Hothouse

Definition - What does Hothouse mean?

Hothouse, or hot house, is often used interchangeably with the term greenhouse, although there are some differences. A hothouse is generally heated to withstand cooler temperatures, whereas a greenhouse may not be heated.

Using a hothouse allows gardeners to grow crops like vegetables and flowers throughout the year, even in the depths of winter, as long as there is sufficient heat available to protect the plants. Greenhouses generally only extend the growing season by a few weeks.

MaximumYield explains Hothouse

The quest to ensure a stable, year-long supply of food has led the agriculture industry to create a number of different solutions. Cold frames, hoop houses, and the development of cold-hardy vegetables are just a few of these. However, the use of a hothouse is probably one of the most important developments in agriculture.

A hothouse is nothing more than a heated structure that is mostly closed to the outside world. It can resemble a greenhouse, but the two are not necessarily the same. A greenhouse can provide temperature against fluctuations to some extent, but may or may not be heated. A hothouse, on the other hand, is always heated (thus the name). Other than being heated, there are few differences between hothouses and greenhouses.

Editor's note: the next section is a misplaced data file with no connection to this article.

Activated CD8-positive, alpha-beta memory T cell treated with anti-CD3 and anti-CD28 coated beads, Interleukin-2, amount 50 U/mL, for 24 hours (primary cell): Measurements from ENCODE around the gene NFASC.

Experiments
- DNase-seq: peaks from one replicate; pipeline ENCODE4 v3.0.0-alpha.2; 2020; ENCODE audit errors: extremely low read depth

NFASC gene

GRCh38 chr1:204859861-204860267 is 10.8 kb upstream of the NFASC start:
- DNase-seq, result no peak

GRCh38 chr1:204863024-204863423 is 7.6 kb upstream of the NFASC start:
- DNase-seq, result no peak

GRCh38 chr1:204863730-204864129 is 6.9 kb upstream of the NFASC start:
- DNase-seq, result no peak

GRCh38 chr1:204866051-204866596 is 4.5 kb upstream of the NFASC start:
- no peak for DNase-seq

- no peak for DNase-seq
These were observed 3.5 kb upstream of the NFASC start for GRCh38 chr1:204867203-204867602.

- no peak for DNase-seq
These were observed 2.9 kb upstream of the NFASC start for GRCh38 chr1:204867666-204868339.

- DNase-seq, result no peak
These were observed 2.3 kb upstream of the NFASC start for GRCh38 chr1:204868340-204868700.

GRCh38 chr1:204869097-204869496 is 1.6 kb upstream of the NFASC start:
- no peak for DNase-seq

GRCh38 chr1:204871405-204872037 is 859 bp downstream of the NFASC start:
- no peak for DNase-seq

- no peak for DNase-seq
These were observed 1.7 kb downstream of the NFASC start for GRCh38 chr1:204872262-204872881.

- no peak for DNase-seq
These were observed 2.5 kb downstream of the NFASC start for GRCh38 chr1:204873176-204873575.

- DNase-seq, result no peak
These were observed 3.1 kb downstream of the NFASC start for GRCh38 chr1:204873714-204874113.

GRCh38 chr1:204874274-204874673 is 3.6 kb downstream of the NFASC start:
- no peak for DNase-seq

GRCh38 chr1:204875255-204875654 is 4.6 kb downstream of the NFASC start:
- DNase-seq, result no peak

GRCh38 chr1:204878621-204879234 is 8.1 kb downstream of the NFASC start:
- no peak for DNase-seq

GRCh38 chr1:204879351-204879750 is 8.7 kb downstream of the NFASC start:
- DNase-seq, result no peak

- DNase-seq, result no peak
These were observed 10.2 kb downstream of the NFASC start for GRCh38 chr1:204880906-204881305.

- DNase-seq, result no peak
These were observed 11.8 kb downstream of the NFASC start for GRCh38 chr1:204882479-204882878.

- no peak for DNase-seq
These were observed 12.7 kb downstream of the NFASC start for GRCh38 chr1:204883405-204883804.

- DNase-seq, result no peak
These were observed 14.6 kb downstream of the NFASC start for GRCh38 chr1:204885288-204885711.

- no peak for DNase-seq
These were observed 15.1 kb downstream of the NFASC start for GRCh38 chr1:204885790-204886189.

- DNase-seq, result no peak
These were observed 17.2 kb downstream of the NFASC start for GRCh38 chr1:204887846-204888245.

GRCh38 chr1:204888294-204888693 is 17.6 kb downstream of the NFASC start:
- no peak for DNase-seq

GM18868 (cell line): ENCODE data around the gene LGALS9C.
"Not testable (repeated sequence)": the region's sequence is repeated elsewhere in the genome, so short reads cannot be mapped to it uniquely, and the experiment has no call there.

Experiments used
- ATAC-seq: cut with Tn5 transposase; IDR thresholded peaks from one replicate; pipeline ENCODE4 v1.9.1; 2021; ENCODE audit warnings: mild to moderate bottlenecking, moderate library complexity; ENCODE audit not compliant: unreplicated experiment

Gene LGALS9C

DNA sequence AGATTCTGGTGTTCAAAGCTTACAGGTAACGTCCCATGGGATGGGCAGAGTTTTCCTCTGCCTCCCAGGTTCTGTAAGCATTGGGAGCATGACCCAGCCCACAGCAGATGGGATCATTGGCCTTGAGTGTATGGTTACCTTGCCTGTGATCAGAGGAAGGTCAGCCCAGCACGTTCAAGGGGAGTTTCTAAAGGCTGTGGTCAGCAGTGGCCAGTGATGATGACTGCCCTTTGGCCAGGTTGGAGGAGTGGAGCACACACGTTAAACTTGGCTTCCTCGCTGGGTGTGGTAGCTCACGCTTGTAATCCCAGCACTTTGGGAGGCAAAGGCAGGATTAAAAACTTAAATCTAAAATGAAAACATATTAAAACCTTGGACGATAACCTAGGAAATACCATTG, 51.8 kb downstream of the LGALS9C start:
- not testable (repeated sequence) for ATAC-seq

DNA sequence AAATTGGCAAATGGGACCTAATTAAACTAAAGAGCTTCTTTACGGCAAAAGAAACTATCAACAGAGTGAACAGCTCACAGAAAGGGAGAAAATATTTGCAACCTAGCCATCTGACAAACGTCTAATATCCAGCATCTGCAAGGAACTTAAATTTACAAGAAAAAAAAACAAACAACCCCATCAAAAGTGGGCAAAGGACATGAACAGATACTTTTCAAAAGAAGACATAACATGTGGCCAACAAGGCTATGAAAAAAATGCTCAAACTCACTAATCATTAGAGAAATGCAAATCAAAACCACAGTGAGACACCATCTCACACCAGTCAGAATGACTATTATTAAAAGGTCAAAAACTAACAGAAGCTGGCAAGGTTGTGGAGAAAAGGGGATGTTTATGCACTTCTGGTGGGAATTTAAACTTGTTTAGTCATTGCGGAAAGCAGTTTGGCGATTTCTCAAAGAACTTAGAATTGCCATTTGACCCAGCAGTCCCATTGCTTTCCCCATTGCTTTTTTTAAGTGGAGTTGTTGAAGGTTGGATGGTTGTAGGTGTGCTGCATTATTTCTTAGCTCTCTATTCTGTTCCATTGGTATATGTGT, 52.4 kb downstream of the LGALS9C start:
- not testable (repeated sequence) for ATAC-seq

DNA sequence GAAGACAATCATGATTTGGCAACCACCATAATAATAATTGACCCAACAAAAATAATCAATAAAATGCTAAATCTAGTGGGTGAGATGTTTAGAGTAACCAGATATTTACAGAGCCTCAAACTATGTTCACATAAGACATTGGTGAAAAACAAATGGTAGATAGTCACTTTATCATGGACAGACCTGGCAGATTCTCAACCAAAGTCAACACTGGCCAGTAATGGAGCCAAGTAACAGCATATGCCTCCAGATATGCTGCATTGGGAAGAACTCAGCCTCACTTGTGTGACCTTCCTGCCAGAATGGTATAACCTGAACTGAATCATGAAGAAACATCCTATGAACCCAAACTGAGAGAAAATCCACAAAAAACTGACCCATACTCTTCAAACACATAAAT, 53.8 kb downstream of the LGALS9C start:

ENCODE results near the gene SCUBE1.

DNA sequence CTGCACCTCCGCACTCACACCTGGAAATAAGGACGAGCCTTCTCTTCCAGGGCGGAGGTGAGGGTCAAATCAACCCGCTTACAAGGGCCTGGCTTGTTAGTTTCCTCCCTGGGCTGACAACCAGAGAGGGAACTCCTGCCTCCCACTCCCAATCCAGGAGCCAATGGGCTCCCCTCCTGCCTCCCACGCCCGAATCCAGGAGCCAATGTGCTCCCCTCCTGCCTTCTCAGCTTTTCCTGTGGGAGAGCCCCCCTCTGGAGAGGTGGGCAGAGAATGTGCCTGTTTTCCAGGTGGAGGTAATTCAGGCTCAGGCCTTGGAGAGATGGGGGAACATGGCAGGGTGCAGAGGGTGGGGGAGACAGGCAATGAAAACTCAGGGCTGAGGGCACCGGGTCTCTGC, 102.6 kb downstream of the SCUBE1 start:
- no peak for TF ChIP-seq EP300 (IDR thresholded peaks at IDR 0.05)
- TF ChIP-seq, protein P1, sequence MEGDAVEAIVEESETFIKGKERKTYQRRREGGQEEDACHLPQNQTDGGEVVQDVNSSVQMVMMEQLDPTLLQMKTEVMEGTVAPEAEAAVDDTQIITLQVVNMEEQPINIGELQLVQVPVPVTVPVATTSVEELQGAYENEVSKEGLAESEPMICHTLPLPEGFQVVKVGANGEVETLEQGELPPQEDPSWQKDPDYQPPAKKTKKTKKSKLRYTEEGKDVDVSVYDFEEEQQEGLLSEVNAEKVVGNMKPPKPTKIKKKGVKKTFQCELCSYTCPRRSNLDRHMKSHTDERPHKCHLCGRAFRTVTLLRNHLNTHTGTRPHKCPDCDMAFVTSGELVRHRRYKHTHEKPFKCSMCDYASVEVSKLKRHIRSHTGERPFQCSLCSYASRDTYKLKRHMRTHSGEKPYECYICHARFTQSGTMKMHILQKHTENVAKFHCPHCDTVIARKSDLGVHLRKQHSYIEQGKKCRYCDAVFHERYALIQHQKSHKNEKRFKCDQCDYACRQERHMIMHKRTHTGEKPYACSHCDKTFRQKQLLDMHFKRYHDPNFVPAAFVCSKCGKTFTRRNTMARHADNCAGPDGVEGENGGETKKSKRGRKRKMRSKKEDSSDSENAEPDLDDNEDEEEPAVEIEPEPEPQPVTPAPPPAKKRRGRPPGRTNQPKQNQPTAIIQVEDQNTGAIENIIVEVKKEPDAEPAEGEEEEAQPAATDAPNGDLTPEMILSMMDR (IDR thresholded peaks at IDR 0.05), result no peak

Like a greenhouse, a hothouse is generally made from clear materials. Glass is the most common, but plastic is beginning to see more use, and is the more economical option. Like greenhouses, hothouses can be almost any size. They simply require a heat source that is sufficient to warm the interior air enough to prevent damage to crops from cold weather.

A hothouse may have artificial lighting and a manufactured floor, or it could rely strictly on sunlight and have a natural earth floor, depending on the type and design in question.

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